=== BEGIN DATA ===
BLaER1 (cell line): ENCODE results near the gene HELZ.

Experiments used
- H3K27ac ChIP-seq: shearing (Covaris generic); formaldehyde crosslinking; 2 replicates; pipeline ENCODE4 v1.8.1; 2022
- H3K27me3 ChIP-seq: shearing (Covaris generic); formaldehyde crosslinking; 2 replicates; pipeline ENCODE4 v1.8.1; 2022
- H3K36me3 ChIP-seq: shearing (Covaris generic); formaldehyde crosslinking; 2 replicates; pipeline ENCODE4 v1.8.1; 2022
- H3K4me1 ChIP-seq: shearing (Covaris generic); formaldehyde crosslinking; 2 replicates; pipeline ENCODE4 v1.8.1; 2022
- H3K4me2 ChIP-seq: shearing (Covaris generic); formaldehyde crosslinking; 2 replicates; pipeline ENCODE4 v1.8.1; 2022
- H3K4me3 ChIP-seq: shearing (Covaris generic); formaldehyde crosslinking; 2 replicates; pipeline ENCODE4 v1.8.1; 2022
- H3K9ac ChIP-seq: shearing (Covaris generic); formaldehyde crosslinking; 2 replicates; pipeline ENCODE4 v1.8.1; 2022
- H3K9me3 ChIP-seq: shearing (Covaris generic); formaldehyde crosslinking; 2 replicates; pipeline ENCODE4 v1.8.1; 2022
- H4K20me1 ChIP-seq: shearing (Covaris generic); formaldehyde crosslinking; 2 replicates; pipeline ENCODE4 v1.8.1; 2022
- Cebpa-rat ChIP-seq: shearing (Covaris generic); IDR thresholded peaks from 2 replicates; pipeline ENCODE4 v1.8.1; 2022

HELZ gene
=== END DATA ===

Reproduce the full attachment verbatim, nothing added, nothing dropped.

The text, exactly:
BLaER1 (cell line): ENCODE results near the gene HELZ.

Experiments used
- H3K27ac ChIP-seq: shearing (Covaris generic); formaldehyde crosslinking; 2 replicates; pipeline ENCODE4 v1.8.1; 2022
- H3K27me3 ChIP-seq: shearing (Covaris generic); formaldehyde crosslinking; 2 replicates; pipeline ENCODE4 v1.8.1; 2022
- H3K36me3 ChIP-seq: shearing (Covaris generic); formaldehyde crosslinking; 2 replicates; pipeline ENCODE4 v1.8.1; 2022
- H3K4me1 ChIP-seq: shearing (Covaris generic); formaldehyde crosslinking; 2 replicates; pipeline ENCODE4 v1.8.1; 2022
- H3K4me2 ChIP-seq: shearing (Covaris generic); formaldehyde crosslinking; 2 replicates; pipeline ENCODE4 v1.8.1; 2022
- H3K4me3 ChIP-seq: shearing (Covaris generic); formaldehyde crosslinking; 2 replicates; pipeline ENCODE4 v1.8.1; 2022
- H3K9ac ChIP-seq: shearing (Covaris generic); formaldehyde crosslinking; 2 replicates; pipeline ENCODE4 v1.8.1; 2022
- H3K9me3 ChIP-seq: shearing (Covaris generic); formaldehyde crosslinking; 2 replicates; pipeline ENCODE4 v1.8.1; 2022
- H4K20me1 ChIP-seq: shearing (Covaris generic); formaldehyde crosslinking; 2 replicates; pipeline ENCODE4 v1.8.1; 2022
- Cebpa-rat ChIP-seq: shearing (Covaris generic); IDR thresholded peaks from 2 replicates; pipeline ENCODE4 v1.8.1; 2022

HELZ gene